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The underestimated world of conjunctions – Welcome to a really useful word group to make you sound professional…

When looking to sound more professional in English, there is a small group of words which do this so well.  Welcome to the underestimated world of the conjunctions.  Here is my guide to some conjunctions you may be missing which will make you sound very professional, I promise!

Once

Once has many different meanings, but we are looking at the meaning ‘as soon as’ or ‘from the moment when’.

This is very useful to use when talking about the future:

Once we are halfway through the project, we will review the budget’]

Notice that when it is used to talk about the future, we don’t use will with once:

Once it is 5pm I am going to go home’

Once is often used with the present perfect to talk about the future:

Once I have finished writing the minutes I will send you a copy’

In the past,

Since / As - used to mean ‘because’

Since and as are great alternatives for ‘because’, because they work very well at the beginning of sentences.  It is better to avoid using the word because at the beginning of a sentence, especially in writing.

As we have a few financial problems at the moment, I think we should make cutbacks on staff.’

(‘as’ sounds a lot better than ‘because’ here, because it is at the beginning of the sentence)

Since we have just secured a new contract, I think we should celebrate!’

Both of these words sound very professional, and are great options to use at the beginning of sentences.  You can also use them in the middle of sentences, just like you can with because:

‘I think you deserve a promotion as you have worked very hard’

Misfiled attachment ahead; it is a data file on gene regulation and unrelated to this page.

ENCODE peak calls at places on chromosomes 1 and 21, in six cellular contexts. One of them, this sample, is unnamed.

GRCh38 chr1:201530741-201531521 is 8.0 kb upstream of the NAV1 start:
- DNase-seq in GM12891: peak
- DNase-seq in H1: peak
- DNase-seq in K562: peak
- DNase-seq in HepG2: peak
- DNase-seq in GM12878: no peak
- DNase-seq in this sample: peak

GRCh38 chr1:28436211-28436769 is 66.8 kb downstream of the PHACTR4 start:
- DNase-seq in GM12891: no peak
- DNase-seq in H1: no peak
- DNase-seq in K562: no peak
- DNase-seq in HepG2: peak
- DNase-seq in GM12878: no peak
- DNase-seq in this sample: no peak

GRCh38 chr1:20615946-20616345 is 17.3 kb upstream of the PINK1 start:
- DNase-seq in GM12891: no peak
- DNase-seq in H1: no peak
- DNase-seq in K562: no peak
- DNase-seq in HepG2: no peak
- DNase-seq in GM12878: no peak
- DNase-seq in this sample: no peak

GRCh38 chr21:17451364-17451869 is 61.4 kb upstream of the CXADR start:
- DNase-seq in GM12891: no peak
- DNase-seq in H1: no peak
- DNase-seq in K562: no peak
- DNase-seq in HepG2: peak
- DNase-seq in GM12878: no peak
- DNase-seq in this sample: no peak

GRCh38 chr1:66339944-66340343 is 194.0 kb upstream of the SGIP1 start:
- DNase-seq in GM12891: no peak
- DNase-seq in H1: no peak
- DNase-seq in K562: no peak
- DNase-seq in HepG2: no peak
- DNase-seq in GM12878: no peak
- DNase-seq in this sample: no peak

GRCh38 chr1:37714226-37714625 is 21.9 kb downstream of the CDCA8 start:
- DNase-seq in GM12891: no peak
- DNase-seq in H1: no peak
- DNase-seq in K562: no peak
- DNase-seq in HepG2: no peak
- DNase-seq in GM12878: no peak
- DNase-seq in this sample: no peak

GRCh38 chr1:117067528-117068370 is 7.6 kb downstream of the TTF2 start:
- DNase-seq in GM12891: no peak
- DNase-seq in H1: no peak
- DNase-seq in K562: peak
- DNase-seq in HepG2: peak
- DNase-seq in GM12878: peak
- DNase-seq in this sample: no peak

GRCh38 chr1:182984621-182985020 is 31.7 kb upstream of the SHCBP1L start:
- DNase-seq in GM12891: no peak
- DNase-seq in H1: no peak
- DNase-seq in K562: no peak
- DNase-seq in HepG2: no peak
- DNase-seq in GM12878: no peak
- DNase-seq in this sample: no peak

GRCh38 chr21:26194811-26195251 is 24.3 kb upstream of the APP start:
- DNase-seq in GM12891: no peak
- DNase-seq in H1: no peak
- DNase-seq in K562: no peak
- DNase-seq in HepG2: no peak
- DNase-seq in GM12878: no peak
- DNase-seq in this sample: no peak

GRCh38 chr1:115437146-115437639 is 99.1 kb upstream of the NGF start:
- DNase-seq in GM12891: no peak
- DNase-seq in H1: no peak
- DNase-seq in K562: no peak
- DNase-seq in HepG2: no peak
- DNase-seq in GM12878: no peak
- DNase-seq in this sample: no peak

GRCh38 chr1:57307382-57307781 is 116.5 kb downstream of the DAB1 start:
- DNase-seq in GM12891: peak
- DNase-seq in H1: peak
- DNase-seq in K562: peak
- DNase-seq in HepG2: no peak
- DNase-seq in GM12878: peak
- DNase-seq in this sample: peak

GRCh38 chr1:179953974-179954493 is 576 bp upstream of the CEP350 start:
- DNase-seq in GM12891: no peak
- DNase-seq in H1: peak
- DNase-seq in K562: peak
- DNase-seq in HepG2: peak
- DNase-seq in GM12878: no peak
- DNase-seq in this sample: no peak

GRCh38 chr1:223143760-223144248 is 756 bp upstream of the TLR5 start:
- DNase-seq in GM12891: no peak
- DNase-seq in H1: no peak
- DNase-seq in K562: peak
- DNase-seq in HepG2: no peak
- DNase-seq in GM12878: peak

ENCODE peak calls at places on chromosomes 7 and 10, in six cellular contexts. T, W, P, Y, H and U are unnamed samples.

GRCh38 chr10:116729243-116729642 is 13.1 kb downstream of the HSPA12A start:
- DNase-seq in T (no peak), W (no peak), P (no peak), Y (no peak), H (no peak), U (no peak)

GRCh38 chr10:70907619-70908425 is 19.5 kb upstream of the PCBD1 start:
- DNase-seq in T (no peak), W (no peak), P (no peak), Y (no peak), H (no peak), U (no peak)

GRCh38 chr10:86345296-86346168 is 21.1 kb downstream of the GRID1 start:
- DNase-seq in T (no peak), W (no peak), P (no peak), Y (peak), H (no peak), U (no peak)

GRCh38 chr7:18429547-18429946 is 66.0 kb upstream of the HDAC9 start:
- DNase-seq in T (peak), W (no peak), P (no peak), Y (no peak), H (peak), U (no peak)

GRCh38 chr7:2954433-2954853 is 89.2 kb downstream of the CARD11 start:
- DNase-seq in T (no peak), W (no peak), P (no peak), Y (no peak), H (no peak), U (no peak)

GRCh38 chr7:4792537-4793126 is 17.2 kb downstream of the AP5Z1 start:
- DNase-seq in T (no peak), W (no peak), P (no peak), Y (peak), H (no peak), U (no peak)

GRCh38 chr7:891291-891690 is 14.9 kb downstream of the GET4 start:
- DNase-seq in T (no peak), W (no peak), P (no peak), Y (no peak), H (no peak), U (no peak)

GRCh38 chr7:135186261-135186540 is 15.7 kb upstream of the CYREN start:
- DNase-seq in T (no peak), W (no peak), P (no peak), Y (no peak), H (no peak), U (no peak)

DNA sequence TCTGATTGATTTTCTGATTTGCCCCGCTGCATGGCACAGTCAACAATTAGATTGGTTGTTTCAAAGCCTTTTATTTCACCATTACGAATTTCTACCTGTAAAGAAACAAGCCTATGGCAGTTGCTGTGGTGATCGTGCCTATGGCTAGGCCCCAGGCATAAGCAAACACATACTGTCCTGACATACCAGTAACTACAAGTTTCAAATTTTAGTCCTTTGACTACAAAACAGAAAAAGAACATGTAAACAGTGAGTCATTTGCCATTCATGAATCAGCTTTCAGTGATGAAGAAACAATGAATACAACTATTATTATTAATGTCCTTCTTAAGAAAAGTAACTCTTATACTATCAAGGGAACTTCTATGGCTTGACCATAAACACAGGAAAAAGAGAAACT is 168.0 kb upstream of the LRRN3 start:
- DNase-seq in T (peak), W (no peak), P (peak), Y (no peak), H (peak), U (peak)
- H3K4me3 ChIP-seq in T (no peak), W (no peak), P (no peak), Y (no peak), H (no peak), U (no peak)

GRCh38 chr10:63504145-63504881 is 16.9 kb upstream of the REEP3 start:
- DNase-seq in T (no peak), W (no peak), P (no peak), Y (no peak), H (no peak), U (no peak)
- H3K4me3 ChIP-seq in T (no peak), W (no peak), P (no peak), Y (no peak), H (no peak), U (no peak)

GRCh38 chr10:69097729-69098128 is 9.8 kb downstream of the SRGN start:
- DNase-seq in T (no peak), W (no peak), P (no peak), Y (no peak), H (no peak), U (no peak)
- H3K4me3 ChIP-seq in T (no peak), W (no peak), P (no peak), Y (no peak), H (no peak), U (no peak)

Whereas / while

Whereas and while are both great alternatives to ‘but’, the only difference is that whereas and while are used to describe a complete contrast.  Here are some examples:

‘I enjoy going to watch football, whereas my wife absolutely hates it.’ (Complete contrast.  I like it, my wife hates it)

‘I like strong cheese, while Mary likes mild cheese’ (Complete contrast. I like strong, Mary likes mild)

If it is not a complete contrast, you can’t use whereas or while, take a look at this example:

‘I like tennis, but I only have time to go once a week.’ (Not a complete contrast, you like tennis and you go once a week)

‘I think it is a good idea but it is risky.’ (Not a complete contrast, It can be a good idea and risky at the same time)

Here are some more examples with whereas and while.  We always use a comma before whereas and while:

‘I think it is a good idea to merge the two departments, while John says it would be a waste of time.’

‘I seem to do all of the work around here, whereas you just sit there and do nothing.’

Provided that

Provided that is a great phrase which sounds really professional.  What’s even better is that it is very simple to use.  Think of it as an alternative to ‘if’ or ‘as long as’.  It is used to set certain conditions for a situation to happen:

‘I think the start up company can be successful provided that we can get some more funding.’

As you can see you could also use ‘if’ in this sentence, but provided that sounds very professional.  It can also be used at the beginning of a sentence:

Provided that we work efficiently, the construction should be finished on time.’

Provided that we work efficiently together, we will meet the deadline with no problems.’

Similar to conjunctions, check out the most professional-sounding adverbs for business English here! If you would like to have any of these words explained further, feel free to email me at david@fluencyspace.com, or message me on Skype at live:fluencyspace!  Click here for more useful vocabulary.

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 David Cox

 Fluency Space

 Make the world your fluency space. Business English for career and life success

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